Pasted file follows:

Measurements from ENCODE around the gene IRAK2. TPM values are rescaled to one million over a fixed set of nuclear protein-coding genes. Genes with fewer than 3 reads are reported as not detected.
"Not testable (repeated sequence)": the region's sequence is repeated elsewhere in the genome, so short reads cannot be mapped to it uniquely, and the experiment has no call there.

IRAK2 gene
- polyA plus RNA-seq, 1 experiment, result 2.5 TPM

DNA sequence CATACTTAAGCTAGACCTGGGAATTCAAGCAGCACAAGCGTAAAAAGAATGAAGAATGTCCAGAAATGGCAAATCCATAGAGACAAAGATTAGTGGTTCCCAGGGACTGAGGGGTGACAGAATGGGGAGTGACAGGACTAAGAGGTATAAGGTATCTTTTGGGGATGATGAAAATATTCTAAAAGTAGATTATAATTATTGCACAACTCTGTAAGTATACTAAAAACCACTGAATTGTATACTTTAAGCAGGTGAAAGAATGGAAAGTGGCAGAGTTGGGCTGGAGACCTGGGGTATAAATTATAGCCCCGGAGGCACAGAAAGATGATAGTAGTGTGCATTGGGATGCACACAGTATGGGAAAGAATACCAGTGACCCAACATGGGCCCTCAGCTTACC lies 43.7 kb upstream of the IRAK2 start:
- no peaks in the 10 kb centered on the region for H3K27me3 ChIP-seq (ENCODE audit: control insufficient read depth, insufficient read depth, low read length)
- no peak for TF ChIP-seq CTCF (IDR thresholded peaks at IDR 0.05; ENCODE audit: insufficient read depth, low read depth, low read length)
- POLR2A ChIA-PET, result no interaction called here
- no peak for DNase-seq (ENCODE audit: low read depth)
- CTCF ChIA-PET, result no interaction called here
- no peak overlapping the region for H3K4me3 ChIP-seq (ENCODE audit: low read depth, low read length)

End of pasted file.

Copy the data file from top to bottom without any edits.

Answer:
Measurements from ENCODE around the gene IRAK2. TPM values are rescaled to one million over a fixed set of nuclear protein-coding genes. Genes with fewer than 3 reads are reported as not detected.
"Not testable (repeated sequence)": the region's sequence is repeated elsewhere in the genome, so short reads cannot be mapped to it uniquely, and the experiment has no call there.

IRAK2 gene
- polyA plus RNA-seq, 1 experiment, result 2.5 TPM

DNA sequence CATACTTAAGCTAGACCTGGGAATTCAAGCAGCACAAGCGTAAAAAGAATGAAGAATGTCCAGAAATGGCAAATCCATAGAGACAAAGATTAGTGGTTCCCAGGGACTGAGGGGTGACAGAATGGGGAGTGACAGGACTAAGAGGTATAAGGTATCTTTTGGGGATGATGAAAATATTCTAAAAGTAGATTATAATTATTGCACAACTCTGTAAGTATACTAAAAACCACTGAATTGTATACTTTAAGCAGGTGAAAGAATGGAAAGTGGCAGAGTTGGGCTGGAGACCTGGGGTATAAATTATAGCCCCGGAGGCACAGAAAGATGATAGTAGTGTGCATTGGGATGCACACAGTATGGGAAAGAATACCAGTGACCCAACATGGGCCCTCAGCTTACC lies 43.7 kb upstream of the IRAK2 start:
- no peaks in the 10 kb centered on the region for H3K27me3 ChIP-seq (ENCODE audit: control insufficient read depth, insufficient read depth, low read length)
- no peak for TF ChIP-seq CTCF (IDR thresholded peaks at IDR 0.05; ENCODE audit: insufficient read depth, low read depth, low read length)
- POLR2A ChIA-PET, result no interaction called here
- no peak for DNase-seq (ENCODE audit: low read depth)
- CTCF ChIA-PET, result no interaction called here
- no peak overlapping the region for H3K4me3 ChIP-seq (ENCODE audit: low read depth, low read length)